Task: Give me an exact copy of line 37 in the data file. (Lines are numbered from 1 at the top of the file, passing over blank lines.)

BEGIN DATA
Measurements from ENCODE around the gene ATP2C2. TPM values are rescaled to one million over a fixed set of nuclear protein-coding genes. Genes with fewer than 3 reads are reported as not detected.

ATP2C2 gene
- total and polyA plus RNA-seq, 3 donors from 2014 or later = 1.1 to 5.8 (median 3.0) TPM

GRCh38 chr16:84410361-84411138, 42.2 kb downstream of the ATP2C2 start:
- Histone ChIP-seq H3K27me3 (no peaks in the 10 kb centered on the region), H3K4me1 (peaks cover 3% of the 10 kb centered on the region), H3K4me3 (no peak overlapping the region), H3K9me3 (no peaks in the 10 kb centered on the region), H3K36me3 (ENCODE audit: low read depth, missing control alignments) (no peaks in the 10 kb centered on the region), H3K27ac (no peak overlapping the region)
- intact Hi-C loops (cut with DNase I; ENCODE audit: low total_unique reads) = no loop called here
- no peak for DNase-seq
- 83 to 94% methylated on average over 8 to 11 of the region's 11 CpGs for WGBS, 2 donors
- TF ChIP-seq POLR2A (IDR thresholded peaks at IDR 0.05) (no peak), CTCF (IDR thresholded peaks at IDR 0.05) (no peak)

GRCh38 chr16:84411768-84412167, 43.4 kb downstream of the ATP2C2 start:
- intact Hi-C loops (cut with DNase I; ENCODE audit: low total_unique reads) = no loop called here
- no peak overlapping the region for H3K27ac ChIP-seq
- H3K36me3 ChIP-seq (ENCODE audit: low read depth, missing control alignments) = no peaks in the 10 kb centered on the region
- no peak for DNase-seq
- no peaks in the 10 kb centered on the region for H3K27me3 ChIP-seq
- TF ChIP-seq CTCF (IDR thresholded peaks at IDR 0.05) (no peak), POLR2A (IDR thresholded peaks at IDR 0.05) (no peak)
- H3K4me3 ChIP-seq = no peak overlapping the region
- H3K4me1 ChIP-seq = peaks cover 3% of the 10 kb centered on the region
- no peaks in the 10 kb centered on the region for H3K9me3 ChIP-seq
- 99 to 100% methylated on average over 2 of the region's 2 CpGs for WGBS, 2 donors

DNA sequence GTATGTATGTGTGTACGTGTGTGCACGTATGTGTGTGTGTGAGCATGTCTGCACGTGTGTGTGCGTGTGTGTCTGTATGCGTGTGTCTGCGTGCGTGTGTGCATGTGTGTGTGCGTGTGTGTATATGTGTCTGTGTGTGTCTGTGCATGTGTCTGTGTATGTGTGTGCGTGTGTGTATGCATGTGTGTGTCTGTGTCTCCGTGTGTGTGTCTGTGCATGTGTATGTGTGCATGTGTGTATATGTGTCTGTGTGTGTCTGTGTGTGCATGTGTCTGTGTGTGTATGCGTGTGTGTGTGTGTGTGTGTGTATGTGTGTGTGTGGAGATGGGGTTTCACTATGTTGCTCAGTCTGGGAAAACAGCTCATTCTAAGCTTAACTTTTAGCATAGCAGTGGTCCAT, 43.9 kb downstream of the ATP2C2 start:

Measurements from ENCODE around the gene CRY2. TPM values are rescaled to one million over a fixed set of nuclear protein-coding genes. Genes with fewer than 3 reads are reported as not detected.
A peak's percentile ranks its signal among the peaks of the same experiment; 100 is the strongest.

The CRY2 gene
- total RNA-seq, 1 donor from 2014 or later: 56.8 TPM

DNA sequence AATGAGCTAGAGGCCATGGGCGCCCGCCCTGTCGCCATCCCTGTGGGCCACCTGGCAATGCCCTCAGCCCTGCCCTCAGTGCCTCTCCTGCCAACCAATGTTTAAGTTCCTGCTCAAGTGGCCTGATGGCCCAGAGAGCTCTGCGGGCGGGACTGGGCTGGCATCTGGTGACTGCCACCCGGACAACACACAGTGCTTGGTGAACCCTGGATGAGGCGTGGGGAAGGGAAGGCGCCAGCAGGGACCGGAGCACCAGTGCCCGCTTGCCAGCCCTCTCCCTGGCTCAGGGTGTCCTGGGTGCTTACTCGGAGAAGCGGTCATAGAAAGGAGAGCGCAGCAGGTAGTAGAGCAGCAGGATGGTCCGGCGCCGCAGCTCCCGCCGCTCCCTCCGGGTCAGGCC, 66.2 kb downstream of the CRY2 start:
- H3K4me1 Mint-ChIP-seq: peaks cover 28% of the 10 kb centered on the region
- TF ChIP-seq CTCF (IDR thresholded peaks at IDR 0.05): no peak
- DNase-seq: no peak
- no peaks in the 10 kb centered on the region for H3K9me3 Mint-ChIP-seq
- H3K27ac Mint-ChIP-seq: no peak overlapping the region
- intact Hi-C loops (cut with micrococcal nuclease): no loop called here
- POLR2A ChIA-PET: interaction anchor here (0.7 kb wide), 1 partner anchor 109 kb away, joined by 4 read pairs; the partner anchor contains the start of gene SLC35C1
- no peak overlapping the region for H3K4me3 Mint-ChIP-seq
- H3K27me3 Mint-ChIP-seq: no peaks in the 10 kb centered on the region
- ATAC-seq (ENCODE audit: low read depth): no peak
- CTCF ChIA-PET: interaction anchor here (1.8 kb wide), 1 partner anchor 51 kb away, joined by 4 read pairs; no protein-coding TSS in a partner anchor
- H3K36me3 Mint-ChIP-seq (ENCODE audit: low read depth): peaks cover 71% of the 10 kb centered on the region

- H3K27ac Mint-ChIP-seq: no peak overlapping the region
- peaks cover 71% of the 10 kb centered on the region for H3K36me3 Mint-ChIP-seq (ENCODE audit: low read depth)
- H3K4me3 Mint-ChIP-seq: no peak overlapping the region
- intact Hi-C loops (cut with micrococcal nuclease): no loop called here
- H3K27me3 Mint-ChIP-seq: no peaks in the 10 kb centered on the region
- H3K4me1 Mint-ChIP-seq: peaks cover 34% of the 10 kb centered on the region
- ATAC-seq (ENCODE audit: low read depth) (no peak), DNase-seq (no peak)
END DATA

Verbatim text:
- CTCF ChIA-PET: interaction anchor here (1.8 kb wide), 1 partner anchor 51 kb away, joined by 4 read pairs; no protein-coding TSS in a partner anchor